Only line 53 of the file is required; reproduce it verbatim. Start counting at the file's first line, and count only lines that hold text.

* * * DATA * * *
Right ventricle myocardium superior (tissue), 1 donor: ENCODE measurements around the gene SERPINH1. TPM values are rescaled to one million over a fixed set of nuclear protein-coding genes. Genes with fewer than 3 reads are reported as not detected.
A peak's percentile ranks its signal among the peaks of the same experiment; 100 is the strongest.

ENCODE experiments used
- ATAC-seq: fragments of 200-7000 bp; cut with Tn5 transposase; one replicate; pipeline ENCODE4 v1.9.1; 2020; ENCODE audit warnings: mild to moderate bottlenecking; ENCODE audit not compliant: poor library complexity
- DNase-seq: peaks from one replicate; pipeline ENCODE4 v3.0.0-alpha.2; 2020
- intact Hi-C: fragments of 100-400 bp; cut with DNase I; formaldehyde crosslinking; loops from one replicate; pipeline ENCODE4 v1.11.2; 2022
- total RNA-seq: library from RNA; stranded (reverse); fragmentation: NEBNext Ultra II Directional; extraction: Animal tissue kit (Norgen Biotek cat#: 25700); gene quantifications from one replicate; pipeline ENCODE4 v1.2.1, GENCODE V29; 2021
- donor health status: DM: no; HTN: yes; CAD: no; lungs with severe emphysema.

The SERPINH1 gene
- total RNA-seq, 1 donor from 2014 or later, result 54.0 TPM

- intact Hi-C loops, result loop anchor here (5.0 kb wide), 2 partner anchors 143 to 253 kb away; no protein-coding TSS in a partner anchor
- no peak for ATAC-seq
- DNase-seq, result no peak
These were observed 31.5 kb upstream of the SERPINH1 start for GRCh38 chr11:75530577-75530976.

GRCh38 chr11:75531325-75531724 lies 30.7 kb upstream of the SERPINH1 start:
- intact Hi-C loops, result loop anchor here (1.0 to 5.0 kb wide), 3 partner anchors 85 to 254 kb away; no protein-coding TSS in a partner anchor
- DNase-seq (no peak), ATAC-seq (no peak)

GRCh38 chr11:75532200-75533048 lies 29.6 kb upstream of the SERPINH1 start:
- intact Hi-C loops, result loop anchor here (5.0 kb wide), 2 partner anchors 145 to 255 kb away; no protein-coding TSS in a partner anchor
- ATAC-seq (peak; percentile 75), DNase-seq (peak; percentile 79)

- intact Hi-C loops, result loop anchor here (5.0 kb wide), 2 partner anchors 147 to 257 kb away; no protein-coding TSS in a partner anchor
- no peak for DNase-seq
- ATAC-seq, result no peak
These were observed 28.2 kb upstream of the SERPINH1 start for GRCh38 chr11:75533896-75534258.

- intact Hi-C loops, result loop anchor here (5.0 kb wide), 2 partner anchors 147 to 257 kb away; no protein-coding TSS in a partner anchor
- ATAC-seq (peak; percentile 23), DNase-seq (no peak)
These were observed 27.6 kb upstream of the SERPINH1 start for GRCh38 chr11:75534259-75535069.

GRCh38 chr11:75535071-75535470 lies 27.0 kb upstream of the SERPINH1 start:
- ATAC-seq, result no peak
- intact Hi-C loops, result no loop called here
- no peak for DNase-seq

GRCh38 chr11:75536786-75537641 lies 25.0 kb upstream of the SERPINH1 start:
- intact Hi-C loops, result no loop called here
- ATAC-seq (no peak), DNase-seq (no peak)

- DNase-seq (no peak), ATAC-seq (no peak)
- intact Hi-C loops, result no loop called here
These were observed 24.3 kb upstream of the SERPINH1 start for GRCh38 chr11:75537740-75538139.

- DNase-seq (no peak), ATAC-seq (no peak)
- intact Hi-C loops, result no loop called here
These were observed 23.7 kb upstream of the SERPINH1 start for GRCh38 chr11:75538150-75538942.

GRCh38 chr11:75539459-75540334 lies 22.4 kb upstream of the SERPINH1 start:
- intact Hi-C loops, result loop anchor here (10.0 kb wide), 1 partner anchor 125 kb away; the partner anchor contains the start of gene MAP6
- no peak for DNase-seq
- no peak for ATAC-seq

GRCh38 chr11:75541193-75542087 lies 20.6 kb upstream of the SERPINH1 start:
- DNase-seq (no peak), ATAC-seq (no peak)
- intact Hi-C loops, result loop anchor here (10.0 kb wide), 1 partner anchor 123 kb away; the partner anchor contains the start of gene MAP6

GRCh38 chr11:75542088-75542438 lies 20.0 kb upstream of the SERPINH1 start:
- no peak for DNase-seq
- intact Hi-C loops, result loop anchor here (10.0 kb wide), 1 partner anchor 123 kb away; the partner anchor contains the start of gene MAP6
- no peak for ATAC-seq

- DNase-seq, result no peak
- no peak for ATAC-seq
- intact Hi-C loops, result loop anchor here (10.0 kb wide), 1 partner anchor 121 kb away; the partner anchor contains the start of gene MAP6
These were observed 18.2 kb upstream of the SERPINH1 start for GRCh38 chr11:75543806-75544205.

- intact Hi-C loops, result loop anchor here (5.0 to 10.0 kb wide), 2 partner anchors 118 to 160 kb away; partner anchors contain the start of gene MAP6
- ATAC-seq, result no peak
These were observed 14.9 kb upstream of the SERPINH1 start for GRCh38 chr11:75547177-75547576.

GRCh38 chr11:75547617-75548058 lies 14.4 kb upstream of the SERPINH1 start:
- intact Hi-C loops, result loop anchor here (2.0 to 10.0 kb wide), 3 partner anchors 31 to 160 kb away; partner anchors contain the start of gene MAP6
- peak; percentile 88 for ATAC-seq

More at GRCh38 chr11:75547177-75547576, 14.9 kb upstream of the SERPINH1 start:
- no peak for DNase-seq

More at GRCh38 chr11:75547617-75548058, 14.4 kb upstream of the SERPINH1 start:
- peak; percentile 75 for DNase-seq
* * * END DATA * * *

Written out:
- no peak for ATAC-seq